Sun-protective behaviours of Turkish young adults.


SELCUK L. , Arica D. A. , ATEŞ E. , Yayli S., Bahadir S.

Photodermatology, photoimmunology & photomedicine, cilt.35, ss.178-186, 2019 (SCI Expanded İndekslerine Giren Dergi) identifier identifier identifier

  • Cilt numarası: 35 Konu: 3
  • Basım Tarihi: 2019
  • Doi Numarası: 10.1111/phpp.12450
  • Dergi Adı: Photodermatology, photoimmunology & photomedicine
  • Sayfa Sayıları: ss.178-186

Özet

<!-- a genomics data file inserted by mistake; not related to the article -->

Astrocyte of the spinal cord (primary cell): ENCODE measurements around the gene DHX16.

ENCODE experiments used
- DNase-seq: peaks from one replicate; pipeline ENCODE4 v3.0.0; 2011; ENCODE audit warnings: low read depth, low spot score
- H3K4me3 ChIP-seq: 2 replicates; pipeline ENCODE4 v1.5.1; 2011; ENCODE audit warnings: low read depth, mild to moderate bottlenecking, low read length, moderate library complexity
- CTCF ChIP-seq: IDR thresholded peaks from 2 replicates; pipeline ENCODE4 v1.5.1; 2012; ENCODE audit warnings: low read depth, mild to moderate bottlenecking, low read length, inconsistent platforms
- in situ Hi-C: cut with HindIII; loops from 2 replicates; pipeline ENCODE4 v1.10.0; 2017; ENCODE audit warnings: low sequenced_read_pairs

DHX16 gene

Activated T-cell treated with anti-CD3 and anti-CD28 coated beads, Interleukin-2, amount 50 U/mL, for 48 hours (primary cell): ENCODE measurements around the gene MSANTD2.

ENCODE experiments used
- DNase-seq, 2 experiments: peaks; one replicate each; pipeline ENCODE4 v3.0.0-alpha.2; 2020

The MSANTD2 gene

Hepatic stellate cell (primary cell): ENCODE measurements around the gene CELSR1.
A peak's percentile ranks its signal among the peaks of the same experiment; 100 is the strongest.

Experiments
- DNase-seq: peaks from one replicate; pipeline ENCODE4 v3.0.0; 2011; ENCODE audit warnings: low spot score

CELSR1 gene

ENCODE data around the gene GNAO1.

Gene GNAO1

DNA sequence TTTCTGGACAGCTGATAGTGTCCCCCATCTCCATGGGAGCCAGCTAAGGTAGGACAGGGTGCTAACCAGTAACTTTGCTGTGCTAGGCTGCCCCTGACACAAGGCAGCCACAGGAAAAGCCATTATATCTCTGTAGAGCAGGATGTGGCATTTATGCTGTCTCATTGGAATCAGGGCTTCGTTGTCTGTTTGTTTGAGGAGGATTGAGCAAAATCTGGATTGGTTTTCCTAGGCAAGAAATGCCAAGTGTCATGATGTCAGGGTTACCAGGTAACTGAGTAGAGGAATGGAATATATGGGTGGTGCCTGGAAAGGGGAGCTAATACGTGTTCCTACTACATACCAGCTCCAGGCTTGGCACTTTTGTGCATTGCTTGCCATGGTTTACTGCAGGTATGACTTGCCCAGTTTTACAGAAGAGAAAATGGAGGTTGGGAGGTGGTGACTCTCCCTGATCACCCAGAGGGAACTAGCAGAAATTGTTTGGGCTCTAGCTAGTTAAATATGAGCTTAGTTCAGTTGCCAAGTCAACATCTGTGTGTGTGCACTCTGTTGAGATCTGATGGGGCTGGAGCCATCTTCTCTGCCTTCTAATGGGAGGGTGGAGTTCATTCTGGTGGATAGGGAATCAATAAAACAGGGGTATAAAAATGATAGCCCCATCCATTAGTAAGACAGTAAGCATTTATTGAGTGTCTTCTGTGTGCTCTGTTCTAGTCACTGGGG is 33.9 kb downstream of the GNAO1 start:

Background The prevalence of skin cancers, including melanoma, has increased significantly in the past five decades. The main environmental factor implicated in their development is excessive sun exposure. Data on sun-protective behaviours in the Turkish population are very limited. Objectives We aim to assess sun protection behaviours and the prevalence of exposure through broad participation among a young adult population in a national university in Turkey. Methods A multiple-choice questionnaire including 27 questions to evaluate sun protection behaviours was sent to e-mail addresses of all undergraduates. From 40 000 undergraduates, 17 769 of them were included in the study, with a response rate of 44.4%. Results Sunscreen usage was the most preferred sun protection method, used by 64% of the study population, followed by the use of sunglasses (60%), tending to remain in the shade (49%), the use of a hat (34%) and wearing long-sleeved clothing (23%). Forty-four percentage of the students used at least two methods, whereas 7% did not use any sun protection method. The prevalence rates of the use of sunscreen, sunglasses, wearing long-sleeved clothing and preferring to remain in the shade in the summer were all significantly higher among women. In addition, the prevalence rates of the use of sunscreen and preferring to remain in the shade were higher among students in the faculty of medicine. Conclusion We found that when compared to the countries with the highest incidences of skin cancer, such as Australia and the United States, young adults in Turkey are protecting themselves more from the sun. This rate was even higher among women and faculty of medicine undergrads.